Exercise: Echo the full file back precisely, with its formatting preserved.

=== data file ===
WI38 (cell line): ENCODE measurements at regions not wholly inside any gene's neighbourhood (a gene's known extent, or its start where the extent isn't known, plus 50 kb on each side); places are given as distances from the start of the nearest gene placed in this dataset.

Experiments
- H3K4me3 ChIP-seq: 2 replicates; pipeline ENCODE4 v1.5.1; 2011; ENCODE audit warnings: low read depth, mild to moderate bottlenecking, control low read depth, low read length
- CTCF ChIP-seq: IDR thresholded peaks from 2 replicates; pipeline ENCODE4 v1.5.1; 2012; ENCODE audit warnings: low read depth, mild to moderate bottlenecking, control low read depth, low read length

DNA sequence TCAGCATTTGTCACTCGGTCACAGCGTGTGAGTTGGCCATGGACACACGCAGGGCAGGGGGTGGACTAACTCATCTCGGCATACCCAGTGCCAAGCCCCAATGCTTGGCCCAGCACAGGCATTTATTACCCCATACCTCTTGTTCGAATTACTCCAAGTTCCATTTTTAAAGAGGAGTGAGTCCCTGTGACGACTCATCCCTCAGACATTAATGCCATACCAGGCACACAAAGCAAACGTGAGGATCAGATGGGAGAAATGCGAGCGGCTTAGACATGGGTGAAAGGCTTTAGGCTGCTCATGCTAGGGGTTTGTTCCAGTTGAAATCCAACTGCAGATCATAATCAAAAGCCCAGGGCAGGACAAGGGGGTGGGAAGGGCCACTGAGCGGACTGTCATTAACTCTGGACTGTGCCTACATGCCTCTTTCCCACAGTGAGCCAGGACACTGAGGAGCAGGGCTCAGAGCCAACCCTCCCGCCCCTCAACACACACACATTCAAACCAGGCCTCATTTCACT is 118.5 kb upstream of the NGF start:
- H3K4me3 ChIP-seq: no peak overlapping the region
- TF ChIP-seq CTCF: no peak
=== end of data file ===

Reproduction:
WI38 (cell line): ENCODE measurements at regions not wholly inside any gene's neighbourhood (a gene's known extent, or its start where the extent isn't known, plus 50 kb on each side); places are given as distances from the start of the nearest gene placed in this dataset.

Experiments
- H3K4me3 ChIP-seq: 2 replicates; pipeline ENCODE4 v1.5.1; 2011; ENCODE audit warnings: low read depth, mild to moderate bottlenecking, control low read depth, low read length
- CTCF ChIP-seq: IDR thresholded peaks from 2 replicates; pipeline ENCODE4 v1.5.1; 2012; ENCODE audit warnings: low read depth, mild to moderate bottlenecking, control low read depth, low read length

DNA sequence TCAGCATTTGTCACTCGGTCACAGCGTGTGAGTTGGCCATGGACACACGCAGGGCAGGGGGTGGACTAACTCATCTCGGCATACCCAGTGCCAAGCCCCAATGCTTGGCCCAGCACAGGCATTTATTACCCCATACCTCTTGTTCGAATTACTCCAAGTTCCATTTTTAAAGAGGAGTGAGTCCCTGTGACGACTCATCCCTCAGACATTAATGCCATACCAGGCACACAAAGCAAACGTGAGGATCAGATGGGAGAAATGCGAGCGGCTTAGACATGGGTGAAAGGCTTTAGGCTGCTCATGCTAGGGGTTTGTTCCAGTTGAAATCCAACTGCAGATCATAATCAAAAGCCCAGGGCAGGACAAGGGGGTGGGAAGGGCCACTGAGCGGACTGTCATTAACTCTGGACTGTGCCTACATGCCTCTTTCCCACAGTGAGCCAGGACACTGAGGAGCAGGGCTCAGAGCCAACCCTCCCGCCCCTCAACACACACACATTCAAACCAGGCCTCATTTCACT is 118.5 kb upstream of the NGF start:
- H3K4me3 ChIP-seq: no peak overlapping the region
- TF ChIP-seq CTCF: no peak